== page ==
Japanese installation artist, Motoi Yamamoto, is an incredibly patient man, so patient that he will spend 50 hours or more crouched on the floor as he draws out his intricate and delicate mazes. He uses hundreds of pounds of refined salt piped out of a plastic squeeze bottle to construct what he appropriately calls his Labyrinths. At the end of the installation's show, visitors are asked to collect the salt from the floor and then everyone travels to the ocean or a river to return it to the water.
Yamamoto has constructed close to 30 of these mazes since he started working with salt in 2001. His began working with salt a decade ago after his sister passed away from brain cancer. In Japan, salt is a symbol for purification and mourning, so his drawings and sketches were a way of honoring her and expressing a sense of eternity. Yamamoto starts his work in the back of the installation and works his way forward so as not to touch or cross over his previous work.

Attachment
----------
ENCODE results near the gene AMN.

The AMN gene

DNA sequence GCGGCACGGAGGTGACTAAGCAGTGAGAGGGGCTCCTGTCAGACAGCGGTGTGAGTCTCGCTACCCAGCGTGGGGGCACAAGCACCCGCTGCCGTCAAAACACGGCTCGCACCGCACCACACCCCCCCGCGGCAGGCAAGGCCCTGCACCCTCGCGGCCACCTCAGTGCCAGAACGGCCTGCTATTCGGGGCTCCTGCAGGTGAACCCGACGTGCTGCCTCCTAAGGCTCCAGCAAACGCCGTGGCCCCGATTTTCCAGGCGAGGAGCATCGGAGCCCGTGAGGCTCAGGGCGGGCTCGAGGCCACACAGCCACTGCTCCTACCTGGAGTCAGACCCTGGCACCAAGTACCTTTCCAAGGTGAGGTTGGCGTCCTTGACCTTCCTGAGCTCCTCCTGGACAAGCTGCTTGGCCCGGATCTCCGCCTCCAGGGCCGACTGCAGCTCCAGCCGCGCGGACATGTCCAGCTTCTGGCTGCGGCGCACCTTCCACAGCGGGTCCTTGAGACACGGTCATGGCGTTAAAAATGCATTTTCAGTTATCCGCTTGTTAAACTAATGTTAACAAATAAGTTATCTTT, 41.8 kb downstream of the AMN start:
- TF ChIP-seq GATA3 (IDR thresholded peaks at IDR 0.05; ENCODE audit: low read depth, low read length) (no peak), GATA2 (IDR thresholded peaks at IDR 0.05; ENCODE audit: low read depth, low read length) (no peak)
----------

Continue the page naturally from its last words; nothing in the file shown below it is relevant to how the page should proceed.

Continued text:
His recent installations include a massive circular project on the floors of the Saint Peter Cologne as part of their artist program in the Spring of 2010. Mass was performed around the installation for a couple months and at the end, a group of children collected the salt and dumped it into the Rhine River, where eventually it will return to the sea. In a sense, this is a Cradle to Cradle art installation. Before Cologne, Yamamoto did an installation at the Museum of Contemporary Art in Tokyo, Japan. A recent installation at the Fondation Espace Ecureuil, a gallery in France, is built into a brick tunnel with mounds of salt at the back morphing into the delicate maze near the front. For this installation, Yamamoto required 2,200 pounds of salt!
His latest installation is in Marseilles and is a bit of a departure from his typical linear labyrinth pattern and resembles something more like lace. There is something incredibly poetic about all of his work, from the painstaking details, his hours on the floor, all the way to how the installation is taken away and returned to the sea.
Images ©Motoi Yamamoto and Stefan Worring